Protect Your Family's Future
'No one thinks of winter when the grass is green!' Rudyard Kipling 1865-1936, 'A Saint Helena Lullaby'
The invention of a rifle with the ability to accurately identify a target and shoot round corners, once the stuff of Boy's Own fiction, is now a reality and looks likely to make a significant impact on urban warfare. Unfortunately, in civilian life, none of us knows what is round the next corner.
This uncertainty makes planning for the future something of a lottery – but there are always steps which can be taken to minimise the risk of losing, even if actually winning the millions on offer is not very likely!
Investing in an income protection plan is a basic, commonsense step to safeguard your own and your family's financial security and quality of life should you suffer an injury or disease which compromises your ability to work. It's also a fact of life for all healthcare professionals, and perhaps particularly dentists, that the nature of their work inevitably means they are more frequently exposed to a greater risk of infection than those employed in other walks of life.
However, choosing an income protection plan which offers the insurance which will meet your family's needs should the occasion ever arise, and which also complements your own lifestyle and terms of employment, is not always easy amongst the plethora of options available. While it may be tempting to follow the price comparison website route and simply select the lowest quotation offering the maximum benefits, what may appear superficially to be the best value is not necessarily the appropriate choice for a dental professional.
Income protection plans are usually offered in three categories:
Own occupation. Under this type of plan claims will be met if a plan holder's health is so compromised that they are unable to perform the duties required of them as a dentist.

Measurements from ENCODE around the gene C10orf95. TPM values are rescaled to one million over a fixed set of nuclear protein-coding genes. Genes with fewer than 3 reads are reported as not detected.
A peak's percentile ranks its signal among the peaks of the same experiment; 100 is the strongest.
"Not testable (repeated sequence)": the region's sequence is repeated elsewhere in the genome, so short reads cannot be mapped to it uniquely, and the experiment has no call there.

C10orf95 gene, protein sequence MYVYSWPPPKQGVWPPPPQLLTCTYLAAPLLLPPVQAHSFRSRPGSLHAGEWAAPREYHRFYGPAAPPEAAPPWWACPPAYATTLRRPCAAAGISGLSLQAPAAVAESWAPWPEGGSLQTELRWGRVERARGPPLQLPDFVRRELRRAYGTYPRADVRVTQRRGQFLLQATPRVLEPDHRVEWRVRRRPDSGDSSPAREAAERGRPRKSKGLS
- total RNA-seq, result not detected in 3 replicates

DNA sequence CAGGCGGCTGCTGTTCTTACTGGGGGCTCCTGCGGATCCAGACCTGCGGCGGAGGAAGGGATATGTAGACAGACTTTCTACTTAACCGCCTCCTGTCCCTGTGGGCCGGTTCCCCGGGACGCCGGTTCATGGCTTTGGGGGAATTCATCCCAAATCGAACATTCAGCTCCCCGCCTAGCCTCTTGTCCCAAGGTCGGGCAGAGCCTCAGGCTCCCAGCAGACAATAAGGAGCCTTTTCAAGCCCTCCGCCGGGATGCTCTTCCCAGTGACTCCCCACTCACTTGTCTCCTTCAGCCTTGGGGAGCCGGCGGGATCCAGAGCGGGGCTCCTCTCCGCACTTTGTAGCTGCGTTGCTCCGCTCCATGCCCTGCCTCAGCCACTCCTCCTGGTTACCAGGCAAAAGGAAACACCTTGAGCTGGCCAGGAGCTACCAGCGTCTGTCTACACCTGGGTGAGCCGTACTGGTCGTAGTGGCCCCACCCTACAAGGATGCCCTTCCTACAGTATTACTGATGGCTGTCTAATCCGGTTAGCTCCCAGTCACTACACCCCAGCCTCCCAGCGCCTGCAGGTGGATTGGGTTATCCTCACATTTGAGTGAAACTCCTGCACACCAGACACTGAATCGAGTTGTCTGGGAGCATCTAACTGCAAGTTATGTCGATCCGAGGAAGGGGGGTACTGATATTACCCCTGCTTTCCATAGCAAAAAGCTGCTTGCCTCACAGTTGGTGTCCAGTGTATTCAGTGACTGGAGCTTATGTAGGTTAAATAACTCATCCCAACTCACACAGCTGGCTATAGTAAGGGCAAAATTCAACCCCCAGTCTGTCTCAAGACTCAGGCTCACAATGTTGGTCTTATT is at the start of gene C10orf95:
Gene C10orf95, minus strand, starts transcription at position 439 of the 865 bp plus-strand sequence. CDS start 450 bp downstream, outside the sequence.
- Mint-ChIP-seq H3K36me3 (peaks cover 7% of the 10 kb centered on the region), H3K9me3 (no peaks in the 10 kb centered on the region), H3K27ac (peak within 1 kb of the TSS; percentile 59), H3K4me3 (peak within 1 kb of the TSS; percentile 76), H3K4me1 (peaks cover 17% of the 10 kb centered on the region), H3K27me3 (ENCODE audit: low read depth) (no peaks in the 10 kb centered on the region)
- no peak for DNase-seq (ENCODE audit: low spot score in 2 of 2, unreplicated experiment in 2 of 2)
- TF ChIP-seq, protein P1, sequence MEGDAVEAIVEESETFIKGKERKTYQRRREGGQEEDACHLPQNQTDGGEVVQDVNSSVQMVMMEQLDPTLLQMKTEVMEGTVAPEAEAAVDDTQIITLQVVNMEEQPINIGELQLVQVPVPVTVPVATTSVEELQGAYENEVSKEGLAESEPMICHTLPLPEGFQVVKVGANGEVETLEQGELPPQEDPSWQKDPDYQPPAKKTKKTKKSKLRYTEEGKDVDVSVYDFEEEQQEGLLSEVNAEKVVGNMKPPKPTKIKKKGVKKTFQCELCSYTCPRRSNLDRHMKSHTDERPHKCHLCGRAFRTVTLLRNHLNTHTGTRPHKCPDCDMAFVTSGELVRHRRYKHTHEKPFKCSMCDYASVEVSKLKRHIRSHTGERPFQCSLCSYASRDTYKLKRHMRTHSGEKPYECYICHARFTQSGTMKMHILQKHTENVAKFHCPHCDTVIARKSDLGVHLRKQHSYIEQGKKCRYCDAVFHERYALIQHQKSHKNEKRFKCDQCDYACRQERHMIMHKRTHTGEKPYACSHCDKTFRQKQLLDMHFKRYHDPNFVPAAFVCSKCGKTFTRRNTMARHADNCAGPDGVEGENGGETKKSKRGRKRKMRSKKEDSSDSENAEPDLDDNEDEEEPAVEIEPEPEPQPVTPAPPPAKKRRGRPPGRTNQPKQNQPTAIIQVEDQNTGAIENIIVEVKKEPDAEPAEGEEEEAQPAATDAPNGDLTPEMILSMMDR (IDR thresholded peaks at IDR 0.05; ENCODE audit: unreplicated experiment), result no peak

Suited by training. Under this plan claims will only be met if the claimant dentist is unable to perform any other role within the area of dentistry.
Any occupation. This type of plan is not recommended for dental professionals, as in order for a claim to succeed the claimant must be so severely handicapped as to be unable to work in any capacity, even outside the dental industry. Most dentists' earnings are significantly higher than those working in non-professional occupations, and while for example back pain or injury, a common complaint for dentists, might rule out work in the surgery, much lower paid sedentary work, in a call centre for example, could still be possible. Without an adequate income protection plan, the dentist's family's quality of life would suffer accordingly.
An clear understanding of the three types of plan is vital to making the appropriate, personal decision. While own occupation plans are normally recommended for dentists, as offering the most comprehensive cover, young, single associates with no dependents might feel the more expensive premiums were not justified.
The benefits of all types of plan are paid tax-free and continue until the claimant returns to work, reaches retirement age or dies, whichever is the earliest. Benefits are usually paid monthly up to a maximum of 65% of the claimant's former gross salary, or net profit in the case of a self-employed dentist.